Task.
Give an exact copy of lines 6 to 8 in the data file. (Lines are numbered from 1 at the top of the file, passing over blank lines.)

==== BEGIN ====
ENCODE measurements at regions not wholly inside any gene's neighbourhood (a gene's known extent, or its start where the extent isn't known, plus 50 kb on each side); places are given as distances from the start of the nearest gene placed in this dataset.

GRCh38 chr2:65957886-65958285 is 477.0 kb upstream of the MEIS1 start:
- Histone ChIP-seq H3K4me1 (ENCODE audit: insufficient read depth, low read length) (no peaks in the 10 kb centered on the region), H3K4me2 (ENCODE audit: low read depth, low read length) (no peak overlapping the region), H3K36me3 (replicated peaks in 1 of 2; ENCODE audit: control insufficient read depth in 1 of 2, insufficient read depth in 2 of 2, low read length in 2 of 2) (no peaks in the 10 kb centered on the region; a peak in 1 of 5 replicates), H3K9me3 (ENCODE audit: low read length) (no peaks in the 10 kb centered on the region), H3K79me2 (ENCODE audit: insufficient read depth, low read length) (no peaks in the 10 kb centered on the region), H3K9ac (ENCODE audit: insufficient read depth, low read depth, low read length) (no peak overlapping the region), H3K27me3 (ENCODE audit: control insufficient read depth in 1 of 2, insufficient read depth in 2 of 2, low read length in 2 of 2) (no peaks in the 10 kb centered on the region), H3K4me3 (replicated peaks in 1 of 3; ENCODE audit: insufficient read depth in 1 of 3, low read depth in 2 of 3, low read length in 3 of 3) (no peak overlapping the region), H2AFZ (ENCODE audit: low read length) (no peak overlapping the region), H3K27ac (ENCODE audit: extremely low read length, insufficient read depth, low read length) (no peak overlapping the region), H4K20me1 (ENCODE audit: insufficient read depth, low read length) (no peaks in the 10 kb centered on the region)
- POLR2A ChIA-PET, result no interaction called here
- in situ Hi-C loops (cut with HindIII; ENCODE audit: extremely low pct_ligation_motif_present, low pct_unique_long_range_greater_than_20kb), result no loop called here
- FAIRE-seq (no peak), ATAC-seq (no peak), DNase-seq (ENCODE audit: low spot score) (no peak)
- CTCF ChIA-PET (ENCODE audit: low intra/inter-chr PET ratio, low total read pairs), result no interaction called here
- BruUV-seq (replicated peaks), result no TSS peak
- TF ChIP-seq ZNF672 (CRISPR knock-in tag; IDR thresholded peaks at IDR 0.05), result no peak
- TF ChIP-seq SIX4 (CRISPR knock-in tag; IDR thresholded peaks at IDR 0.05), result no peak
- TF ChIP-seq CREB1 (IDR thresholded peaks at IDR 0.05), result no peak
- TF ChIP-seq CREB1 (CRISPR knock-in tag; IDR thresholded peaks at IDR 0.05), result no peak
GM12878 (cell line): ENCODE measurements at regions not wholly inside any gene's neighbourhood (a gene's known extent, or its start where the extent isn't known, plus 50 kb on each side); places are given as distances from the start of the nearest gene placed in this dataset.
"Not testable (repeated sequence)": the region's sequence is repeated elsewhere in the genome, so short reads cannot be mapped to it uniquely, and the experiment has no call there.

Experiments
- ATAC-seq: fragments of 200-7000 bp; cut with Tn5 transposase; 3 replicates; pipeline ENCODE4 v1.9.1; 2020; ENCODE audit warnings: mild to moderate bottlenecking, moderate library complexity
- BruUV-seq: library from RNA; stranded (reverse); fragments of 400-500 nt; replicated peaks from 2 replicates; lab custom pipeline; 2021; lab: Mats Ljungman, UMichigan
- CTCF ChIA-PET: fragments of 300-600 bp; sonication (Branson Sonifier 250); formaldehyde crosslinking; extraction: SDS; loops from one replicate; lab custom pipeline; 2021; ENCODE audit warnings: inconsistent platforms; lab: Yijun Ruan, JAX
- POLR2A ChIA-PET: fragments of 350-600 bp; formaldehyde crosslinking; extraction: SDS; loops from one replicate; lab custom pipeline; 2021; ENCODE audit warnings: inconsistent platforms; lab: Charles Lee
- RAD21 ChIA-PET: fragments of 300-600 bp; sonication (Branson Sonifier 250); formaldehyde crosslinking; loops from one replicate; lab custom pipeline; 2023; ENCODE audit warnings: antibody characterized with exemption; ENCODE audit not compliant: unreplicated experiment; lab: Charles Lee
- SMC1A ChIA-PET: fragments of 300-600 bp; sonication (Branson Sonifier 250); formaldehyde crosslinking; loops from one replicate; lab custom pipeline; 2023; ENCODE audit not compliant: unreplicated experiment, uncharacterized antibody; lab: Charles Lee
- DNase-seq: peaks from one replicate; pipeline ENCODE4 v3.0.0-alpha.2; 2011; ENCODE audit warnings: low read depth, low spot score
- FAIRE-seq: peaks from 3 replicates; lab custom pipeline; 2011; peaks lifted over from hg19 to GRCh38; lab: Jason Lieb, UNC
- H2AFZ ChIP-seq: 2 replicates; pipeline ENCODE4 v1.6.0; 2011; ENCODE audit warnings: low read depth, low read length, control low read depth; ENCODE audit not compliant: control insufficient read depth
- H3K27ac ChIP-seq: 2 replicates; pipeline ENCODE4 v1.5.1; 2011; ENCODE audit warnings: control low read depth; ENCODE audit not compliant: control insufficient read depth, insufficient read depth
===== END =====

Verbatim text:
- FAIRE-seq (no peak), ATAC-seq (no peak), DNase-seq (ENCODE audit: low spot score) (no peak)
- CTCF ChIA-PET (ENCODE audit: low intra/inter-chr PET ratio, low total read pairs), result no interaction called here
- BruUV-seq (replicated peaks), result no TSS peak